While managing the archives here, I’ve also gotten to implement some major changes in my short time in this position. Since I’ve started, we’ve implemented web archiving with Archive-It, migrated from Archivists’ Toolkit to ArchivesSpace, and sorted out a processing workflow for born digital records with the help of the extraordinary training from a Digital POWRR Institute. I’ve published a peer-reviewed journal article and served as a peer reviewer myself, presented at a regional conference and at two national conferences, and I’m about to present a paper at an international conference. I curated my first exhibit. And I’ve started to learn the limits of my ability to manage multiple projects and committee requirements, while still keeping open the ability to say YES to exciting opportunities that pop up from time to time.

As the next year unfurls, I’m hoping to work more on incorporating teaching from and with the archives at my institution (which has never been much of a focus here), enhancing our digital holdings in a new digital repository structure, wrangling in our large medical artifacts collection, planning out the space of our (potential) new reading room, and helping the employees of the University get a better grasp on records management (even though that is emphatically not my job). So, while it’s been a whirlwind of sorts – moving from Processing Archivist to University Archivist – and I admittedly miss the pleasures of the former roles, there is enjoyment to be found amidst the higher stress level, including the increased ability to help make positive changes at my institution and in the archives profession.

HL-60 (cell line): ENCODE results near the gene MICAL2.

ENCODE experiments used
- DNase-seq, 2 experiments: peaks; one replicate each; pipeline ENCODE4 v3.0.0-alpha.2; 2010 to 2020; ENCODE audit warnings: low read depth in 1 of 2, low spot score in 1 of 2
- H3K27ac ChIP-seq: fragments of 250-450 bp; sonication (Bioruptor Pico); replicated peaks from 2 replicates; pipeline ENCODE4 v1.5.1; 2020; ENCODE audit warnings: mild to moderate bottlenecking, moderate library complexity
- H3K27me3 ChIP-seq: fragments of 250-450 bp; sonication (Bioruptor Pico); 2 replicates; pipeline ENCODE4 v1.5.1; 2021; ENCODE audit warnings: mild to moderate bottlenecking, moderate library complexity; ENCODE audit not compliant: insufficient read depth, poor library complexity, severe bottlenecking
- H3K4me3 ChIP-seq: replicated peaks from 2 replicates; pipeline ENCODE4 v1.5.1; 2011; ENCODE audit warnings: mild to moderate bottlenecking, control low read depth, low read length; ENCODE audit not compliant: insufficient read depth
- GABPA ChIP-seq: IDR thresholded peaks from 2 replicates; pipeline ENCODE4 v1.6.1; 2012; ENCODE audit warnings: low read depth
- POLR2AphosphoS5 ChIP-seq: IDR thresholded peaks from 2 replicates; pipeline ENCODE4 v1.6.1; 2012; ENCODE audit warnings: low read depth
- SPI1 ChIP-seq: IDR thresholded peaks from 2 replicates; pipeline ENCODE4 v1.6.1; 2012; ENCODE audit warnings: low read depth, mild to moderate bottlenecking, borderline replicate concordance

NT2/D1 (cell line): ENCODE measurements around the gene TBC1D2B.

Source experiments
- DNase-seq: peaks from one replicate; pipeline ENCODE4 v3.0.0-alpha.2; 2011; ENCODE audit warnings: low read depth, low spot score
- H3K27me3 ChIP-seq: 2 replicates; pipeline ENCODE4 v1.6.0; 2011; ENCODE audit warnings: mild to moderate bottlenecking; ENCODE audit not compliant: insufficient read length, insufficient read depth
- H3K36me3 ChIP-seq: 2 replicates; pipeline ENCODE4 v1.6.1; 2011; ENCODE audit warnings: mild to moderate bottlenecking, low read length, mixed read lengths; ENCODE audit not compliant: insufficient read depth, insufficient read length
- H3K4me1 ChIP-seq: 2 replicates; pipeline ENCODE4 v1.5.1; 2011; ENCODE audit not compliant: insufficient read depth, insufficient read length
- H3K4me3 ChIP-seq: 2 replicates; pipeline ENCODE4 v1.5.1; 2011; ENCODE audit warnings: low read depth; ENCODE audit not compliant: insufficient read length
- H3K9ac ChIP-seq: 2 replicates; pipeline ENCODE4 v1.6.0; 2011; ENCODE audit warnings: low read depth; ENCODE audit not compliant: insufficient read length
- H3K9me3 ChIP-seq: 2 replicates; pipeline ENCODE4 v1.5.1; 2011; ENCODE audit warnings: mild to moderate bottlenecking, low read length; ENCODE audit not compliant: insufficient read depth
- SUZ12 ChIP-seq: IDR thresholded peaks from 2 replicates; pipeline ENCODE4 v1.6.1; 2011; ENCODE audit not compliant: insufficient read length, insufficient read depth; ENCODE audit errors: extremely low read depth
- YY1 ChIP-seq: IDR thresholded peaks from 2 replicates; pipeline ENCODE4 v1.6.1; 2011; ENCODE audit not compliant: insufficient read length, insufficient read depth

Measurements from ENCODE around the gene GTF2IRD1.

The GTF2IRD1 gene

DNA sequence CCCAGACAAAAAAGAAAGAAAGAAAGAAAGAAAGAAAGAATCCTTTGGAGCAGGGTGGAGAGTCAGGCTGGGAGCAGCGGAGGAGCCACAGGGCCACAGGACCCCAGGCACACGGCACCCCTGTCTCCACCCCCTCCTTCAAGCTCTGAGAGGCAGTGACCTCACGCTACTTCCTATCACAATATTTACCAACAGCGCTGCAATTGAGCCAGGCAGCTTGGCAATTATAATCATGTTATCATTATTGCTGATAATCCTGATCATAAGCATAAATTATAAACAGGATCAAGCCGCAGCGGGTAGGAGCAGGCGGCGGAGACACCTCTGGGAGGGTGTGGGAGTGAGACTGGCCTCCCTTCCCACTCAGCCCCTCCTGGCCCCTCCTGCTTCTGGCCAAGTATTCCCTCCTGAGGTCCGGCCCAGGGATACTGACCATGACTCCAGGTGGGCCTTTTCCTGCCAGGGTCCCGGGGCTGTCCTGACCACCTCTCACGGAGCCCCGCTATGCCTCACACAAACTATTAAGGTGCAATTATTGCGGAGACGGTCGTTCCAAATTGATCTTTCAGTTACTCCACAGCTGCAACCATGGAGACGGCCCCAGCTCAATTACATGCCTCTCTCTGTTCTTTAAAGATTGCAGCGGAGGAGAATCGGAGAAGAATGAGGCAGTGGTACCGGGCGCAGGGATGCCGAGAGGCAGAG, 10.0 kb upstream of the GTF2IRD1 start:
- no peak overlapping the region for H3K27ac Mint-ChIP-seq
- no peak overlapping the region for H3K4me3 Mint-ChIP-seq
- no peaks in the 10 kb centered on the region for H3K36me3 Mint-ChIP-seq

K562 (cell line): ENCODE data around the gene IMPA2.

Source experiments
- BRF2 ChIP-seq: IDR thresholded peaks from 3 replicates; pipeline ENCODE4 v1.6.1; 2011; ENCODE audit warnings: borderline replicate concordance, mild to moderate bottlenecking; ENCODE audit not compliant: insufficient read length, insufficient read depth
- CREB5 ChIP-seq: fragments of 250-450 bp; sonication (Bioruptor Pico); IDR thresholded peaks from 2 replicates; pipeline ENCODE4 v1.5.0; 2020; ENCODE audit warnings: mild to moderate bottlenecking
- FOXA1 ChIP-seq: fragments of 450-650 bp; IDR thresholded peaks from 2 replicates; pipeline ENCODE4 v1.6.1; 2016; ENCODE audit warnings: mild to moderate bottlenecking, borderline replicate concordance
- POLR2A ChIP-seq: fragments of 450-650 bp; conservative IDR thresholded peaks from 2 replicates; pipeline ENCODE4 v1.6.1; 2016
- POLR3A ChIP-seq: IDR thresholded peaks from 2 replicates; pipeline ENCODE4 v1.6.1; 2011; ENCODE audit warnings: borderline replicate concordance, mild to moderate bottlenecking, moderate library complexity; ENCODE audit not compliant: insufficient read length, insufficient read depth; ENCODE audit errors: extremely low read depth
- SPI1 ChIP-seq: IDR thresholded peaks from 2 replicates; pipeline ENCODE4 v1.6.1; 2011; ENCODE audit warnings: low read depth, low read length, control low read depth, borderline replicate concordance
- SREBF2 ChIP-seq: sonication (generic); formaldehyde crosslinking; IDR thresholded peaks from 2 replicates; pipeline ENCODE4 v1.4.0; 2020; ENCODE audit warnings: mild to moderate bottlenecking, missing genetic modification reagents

Steering Share: Reflections on a Year as Committee Intern

Steering Shares  provide an opportunity to learn more about the I&A Steering Committee and the issues that the committee members care about. This post is by I&A Intern Samantha Brown. Along with serving as I&A’s intern and Social Media manager, Samantha works as an Assistant Archivist at the New-York Historical Society.  Thank you for your year of service, Samantha!